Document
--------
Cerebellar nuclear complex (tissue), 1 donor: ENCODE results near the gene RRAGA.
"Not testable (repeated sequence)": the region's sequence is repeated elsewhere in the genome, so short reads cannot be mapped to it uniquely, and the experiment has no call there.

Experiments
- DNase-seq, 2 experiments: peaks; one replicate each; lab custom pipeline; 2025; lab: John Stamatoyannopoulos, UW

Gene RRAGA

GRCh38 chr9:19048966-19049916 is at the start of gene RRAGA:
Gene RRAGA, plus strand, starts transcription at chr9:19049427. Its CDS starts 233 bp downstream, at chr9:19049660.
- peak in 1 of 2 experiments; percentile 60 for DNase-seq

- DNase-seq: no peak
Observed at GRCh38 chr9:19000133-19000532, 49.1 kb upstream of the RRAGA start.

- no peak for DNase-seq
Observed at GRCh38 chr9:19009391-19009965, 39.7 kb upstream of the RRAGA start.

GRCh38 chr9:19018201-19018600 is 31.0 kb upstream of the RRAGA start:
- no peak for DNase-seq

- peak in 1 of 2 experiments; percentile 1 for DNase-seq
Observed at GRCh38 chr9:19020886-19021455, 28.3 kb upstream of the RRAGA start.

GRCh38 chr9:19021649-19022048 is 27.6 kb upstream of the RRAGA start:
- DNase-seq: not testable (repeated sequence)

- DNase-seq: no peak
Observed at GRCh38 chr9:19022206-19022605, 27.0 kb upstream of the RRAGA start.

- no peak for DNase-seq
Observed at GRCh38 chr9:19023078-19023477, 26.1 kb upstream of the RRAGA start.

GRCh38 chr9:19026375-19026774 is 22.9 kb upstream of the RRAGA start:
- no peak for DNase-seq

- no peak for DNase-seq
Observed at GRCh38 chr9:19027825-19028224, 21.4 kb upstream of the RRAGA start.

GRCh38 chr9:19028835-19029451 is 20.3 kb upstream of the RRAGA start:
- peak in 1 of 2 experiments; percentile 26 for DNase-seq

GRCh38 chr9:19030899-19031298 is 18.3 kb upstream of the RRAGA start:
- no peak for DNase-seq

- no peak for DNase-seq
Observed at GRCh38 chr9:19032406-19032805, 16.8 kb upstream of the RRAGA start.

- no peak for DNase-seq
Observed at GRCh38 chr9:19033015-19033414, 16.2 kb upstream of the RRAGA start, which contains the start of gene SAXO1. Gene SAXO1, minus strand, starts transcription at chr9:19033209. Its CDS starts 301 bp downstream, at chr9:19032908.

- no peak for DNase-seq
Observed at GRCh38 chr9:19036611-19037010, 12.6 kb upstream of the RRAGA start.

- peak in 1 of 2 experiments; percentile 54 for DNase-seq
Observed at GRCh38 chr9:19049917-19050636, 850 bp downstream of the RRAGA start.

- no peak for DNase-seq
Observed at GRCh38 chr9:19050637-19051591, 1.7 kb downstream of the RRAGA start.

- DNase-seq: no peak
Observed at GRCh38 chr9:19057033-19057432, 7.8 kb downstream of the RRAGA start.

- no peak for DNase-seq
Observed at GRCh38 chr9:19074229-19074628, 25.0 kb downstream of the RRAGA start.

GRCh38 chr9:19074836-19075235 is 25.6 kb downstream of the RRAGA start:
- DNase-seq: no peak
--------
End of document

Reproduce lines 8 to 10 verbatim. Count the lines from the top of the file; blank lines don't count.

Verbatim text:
- peak in 1 of 2 experiments; percentile 60 for DNase-seq

- DNase-seq: no peak
Observed at GRCh38 chr9:19000133-19000532, 49.1 kb upstream of the RRAGA start.